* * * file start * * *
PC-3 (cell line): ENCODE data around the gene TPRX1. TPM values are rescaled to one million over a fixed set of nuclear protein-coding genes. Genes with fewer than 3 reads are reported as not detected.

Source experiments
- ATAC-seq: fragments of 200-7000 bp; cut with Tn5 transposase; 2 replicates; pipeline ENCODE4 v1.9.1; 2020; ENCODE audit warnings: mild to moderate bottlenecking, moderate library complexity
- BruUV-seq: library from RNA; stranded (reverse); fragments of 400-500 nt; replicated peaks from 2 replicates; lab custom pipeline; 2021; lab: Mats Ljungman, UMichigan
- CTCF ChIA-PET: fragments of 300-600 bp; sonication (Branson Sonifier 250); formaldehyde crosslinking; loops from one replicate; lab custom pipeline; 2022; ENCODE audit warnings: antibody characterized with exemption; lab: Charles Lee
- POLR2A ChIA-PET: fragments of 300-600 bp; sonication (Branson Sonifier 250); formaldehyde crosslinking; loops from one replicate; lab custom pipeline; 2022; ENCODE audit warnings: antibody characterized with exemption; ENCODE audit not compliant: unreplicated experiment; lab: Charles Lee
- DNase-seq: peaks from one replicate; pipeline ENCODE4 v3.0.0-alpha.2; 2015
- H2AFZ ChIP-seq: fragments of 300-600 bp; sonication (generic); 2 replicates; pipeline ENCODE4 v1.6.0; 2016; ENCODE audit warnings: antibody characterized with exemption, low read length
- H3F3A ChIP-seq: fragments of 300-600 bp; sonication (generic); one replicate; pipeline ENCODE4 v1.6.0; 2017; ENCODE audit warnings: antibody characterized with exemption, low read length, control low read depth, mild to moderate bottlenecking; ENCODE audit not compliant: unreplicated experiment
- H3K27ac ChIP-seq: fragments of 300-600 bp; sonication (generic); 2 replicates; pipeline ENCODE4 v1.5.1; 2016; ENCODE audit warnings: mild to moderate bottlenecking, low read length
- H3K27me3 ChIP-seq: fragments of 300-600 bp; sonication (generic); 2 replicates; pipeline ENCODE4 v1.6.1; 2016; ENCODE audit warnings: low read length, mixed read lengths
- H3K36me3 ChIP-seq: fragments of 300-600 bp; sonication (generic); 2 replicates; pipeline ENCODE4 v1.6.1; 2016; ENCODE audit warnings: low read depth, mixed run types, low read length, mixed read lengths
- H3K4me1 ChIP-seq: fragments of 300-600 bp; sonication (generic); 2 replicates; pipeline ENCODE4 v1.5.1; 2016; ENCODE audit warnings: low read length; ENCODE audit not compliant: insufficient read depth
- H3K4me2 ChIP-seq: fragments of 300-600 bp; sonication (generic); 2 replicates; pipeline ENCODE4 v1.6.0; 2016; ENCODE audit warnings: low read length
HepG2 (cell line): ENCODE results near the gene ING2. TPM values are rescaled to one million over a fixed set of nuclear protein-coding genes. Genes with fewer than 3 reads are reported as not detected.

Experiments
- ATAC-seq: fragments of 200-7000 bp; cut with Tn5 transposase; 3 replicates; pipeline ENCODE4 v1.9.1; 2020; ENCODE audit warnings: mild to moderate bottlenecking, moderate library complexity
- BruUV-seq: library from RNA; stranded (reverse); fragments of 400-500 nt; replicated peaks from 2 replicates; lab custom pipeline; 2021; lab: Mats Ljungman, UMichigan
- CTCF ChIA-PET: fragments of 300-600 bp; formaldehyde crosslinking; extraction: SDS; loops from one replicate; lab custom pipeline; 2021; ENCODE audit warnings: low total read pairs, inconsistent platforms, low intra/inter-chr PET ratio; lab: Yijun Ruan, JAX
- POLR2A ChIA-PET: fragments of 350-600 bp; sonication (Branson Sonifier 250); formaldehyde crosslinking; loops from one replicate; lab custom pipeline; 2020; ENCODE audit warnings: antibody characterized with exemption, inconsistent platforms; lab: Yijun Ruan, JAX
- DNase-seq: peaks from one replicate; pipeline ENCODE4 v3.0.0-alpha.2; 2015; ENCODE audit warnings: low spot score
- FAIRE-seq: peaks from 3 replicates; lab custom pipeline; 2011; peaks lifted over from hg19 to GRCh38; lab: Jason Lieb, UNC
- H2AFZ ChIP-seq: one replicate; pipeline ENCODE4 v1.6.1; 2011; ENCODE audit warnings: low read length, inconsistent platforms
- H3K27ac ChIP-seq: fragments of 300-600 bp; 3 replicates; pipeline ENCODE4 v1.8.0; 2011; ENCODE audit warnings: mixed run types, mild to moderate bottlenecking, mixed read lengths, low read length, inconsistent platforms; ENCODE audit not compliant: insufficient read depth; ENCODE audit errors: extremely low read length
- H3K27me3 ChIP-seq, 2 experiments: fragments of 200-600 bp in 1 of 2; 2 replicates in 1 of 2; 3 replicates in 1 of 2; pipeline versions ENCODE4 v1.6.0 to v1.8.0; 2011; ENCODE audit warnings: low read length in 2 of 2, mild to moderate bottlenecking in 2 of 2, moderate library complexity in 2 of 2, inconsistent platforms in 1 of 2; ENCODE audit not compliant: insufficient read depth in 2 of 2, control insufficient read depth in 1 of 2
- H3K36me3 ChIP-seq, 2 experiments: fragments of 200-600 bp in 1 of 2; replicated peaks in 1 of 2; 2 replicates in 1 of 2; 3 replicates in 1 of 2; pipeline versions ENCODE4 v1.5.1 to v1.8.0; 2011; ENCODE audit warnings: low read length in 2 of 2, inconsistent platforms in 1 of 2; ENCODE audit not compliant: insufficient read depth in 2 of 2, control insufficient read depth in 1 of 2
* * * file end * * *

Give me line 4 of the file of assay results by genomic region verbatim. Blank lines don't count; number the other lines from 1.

- BruUV-seq: library from RNA; stranded (reverse); fragments of 400-500 nt; replicated peaks from 2 replicates; lab custom pipeline; 2021; lab: Mats Ljungman, UMichigan